Prosecco is a sparkling white wine that comes from Italy. It’s made from grapes called Glera that are grown in hills near the town of Prosecco. The winemakers make it fizzy by putting the grape juice into big tanks instead of bottles, where it ferments and gets bubbles. This makes Prosecco cheaper to produce than Champagne. It isn’t as expensive or fancy as Champagne but it’s still bubbly and fun to drink.

Prosecco tends to be light in color and taste, with flavors of peach, pear and apple. Because of its lightness and bubbles, prosecco is a refreshing wine that’s perfect for celebrations, picnics or just enjoying on its own.

Where Did Prosecco Originate?

Prosecco originated in the hillsides near the town of Prosecco in northeast Italy. Here are some more details about the origins of Prosecco:

  • The Prosecco region spans parts of the Veneto and Friuli Venezia Giulia regions in northeast Italy, south of Trieste.
  • Prosecco has been produced here for centuries, with the first documented wines produced as early as the 16th century.
  • The Glera grape, the main grape variety used to make Prosecco, has been grown here for a long time and is well-suited to the region’s soil conditions.
  • The hilly landscapes of the Prosecco region provide excellent drainage and exposure for the Glera vines. The soil is made up of limestone, sandstone, and marl.
  • The town of Prosecco, located near the cities of Conegliano and Valdobbiadene, lends its name to the entire DOC region and is at the heart of Prosecco production.
  • Centuries of viticulture experience and fine-tuning of grape-growing and winemaking practices have defined Prosecco’s signature light, crisp sparkling wine style.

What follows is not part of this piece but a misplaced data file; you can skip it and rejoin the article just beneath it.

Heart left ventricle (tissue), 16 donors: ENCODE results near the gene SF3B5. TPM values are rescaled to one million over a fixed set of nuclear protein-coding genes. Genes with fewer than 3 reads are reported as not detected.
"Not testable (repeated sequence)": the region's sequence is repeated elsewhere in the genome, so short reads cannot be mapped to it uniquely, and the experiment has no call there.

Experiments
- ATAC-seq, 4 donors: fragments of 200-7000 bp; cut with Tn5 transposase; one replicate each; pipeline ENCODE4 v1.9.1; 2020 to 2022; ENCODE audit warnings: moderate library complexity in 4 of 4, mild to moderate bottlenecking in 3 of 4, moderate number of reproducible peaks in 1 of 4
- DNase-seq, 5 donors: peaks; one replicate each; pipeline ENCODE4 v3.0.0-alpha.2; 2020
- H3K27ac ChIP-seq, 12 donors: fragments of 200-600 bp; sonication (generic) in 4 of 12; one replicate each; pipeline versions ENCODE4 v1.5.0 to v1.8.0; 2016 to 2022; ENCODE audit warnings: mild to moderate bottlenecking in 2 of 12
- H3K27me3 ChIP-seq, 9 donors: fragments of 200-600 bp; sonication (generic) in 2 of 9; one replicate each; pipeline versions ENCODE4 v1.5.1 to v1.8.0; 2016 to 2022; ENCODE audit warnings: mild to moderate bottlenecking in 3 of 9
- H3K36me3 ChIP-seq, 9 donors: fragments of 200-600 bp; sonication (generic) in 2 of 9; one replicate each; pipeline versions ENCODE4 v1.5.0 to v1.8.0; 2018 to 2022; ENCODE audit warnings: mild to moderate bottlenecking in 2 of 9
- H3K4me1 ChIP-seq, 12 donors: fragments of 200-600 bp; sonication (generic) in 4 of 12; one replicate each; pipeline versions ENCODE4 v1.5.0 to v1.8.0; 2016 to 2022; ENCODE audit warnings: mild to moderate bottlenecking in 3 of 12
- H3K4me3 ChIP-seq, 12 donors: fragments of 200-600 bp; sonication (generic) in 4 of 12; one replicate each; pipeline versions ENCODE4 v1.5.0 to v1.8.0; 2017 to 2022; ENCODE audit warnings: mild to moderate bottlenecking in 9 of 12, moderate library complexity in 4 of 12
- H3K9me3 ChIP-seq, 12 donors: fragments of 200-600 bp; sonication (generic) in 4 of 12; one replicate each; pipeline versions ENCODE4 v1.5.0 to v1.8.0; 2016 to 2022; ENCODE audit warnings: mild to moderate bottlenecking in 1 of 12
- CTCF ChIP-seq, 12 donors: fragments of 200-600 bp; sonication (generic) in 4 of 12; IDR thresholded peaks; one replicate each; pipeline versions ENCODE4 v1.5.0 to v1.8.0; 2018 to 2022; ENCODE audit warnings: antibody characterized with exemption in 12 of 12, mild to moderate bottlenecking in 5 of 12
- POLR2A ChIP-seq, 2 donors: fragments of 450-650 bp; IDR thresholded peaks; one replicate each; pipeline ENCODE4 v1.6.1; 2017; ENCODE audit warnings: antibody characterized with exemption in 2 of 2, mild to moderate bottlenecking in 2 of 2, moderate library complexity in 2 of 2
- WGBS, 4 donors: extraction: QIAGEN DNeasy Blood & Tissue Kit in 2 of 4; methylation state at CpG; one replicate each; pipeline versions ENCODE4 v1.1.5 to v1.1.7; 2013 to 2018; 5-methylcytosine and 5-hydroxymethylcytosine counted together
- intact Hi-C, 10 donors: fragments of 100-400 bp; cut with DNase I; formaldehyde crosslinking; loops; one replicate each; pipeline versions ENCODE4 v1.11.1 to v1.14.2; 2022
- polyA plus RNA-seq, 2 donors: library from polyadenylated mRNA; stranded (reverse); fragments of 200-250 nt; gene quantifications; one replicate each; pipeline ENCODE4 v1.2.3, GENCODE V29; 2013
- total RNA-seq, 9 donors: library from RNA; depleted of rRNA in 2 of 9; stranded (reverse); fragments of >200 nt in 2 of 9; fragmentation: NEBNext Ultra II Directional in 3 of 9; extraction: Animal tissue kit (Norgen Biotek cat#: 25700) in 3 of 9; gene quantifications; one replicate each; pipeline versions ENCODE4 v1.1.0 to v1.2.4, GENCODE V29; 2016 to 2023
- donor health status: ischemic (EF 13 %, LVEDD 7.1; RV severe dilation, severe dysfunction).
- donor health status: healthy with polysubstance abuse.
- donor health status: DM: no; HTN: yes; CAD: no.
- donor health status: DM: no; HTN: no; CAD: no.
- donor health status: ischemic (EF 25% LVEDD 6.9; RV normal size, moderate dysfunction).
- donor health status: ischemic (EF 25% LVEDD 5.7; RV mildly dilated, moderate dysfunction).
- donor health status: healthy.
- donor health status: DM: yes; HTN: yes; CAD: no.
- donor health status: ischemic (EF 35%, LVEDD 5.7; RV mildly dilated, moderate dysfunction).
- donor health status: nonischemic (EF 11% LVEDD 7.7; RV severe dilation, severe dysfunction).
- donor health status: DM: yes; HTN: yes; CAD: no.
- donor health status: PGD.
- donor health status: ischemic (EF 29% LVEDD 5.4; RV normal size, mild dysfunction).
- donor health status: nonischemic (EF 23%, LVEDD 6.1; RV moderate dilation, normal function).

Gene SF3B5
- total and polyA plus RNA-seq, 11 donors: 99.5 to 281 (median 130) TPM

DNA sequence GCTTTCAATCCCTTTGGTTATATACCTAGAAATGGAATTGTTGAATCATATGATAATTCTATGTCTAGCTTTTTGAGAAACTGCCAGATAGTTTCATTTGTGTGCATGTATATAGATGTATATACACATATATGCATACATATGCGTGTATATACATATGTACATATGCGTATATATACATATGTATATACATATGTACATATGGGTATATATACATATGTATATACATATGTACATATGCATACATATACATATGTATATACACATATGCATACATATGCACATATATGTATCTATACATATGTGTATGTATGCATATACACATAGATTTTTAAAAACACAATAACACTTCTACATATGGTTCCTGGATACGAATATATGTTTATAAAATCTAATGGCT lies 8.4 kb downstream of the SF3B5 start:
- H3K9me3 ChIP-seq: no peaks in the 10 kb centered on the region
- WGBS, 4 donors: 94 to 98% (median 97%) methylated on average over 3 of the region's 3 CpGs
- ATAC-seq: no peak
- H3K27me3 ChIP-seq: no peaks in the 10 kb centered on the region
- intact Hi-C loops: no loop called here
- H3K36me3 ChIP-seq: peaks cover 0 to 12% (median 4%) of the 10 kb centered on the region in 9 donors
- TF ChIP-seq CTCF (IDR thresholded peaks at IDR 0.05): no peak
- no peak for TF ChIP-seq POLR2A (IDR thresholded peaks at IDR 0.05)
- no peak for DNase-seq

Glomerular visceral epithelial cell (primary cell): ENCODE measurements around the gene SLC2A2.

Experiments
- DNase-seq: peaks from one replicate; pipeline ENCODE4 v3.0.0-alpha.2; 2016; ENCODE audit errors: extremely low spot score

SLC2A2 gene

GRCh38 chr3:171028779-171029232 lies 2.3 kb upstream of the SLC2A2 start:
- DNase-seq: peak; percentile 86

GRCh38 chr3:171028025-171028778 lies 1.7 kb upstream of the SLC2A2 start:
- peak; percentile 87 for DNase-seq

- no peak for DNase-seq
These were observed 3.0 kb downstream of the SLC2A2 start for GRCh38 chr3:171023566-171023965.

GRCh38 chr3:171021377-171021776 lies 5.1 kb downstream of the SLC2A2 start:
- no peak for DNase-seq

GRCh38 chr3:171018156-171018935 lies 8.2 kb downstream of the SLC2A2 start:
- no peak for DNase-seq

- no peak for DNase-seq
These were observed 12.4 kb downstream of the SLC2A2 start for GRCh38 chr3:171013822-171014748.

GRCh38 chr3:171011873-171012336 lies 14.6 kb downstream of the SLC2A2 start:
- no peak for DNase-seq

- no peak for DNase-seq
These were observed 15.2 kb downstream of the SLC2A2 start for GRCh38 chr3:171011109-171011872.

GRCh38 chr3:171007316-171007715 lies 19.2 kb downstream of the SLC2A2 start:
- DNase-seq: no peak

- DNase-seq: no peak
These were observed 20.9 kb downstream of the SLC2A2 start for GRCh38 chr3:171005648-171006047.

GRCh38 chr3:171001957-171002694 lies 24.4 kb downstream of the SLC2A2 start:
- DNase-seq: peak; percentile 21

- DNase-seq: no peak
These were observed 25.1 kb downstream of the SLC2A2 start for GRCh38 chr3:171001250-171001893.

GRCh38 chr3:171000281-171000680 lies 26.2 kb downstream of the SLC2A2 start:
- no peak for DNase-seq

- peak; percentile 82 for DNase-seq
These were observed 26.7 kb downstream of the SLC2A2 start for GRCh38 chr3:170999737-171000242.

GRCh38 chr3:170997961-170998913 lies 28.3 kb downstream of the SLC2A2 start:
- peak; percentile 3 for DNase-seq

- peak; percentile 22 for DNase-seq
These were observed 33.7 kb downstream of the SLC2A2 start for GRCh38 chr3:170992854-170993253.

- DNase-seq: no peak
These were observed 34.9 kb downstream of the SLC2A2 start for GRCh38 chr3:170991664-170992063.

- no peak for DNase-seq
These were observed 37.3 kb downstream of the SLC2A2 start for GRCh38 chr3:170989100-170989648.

Prosecco traces its origins to the unique hillside vineyards surrounding the namesake town where it was first cultivated in the Veneto region of Italy. This origin lends it distinctive qualities.

What Is The Difference Between Champagne And Prosecco?

OriginChampagne region, FranceHills of Veneto and Friuli-Venezia Giulia, Italy
Grape VarietiesChardonnay, Pinot Noir, Pinot MeunierGlera (85% minimum), small amounts others allowed
Production MethodMéthode Champenoise (secondary fermentation in bottle)Charmat/Martinotti Method (secondary fermentation in pressurized tanks)
StyleFine, small, long-lasting bubblesLarger, shorter-lived bubbles
Pressure5-6 atmospheres2.5-3 atmospheres for Spumante, 1-2.5 for Frizzante
Taste ProfileCrisp, full-flavoredLight, fresh, fruit-forward
CostMore expensive due to labor-intensive methodsLess expensive to produce

Charmat- Martinotti Method

The method used to make most Prosecco sparkling wine is known as the Charmat-Martinotti method. It was developed in the late 1800s through the collaborative work of Federico Martinotti and Eugène Charmat. Martinotti conceptualized the method in 1895 and received a patent. However, it was Charmat who refined the application of the method around 15 years later. Specifically, Charmat designed the autoclaves, or sealed stainless steel pressure vessels, that allowed for the practical implementation of the process.